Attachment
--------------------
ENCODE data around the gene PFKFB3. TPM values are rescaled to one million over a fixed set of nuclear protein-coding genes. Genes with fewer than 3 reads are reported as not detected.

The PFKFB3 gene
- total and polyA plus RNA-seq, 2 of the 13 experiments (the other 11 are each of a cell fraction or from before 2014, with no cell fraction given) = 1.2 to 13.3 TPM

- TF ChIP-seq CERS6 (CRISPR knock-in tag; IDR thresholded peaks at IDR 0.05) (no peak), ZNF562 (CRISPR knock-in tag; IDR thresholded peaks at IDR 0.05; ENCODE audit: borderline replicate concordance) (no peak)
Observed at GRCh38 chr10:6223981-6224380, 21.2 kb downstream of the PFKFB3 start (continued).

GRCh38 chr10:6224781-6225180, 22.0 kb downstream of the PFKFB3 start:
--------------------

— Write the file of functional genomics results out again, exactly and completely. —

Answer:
ENCODE data around the gene PFKFB3. TPM values are rescaled to one million over a fixed set of nuclear protein-coding genes. Genes with fewer than 3 reads are reported as not detected.

The PFKFB3 gene
- total and polyA plus RNA-seq, 2 of the 13 experiments (the other 11 are each of a cell fraction or from before 2014, with no cell fraction given) = 1.2 to 13.3 TPM

- TF ChIP-seq CERS6 (CRISPR knock-in tag; IDR thresholded peaks at IDR 0.05) (no peak), ZNF562 (CRISPR knock-in tag; IDR thresholded peaks at IDR 0.05; ENCODE audit: borderline replicate concordance) (no peak)
Observed at GRCh38 chr10:6223981-6224380, 21.2 kb downstream of the PFKFB3 start (continued).

GRCh38 chr10:6224781-6225180, 22.0 kb downstream of the PFKFB3 start: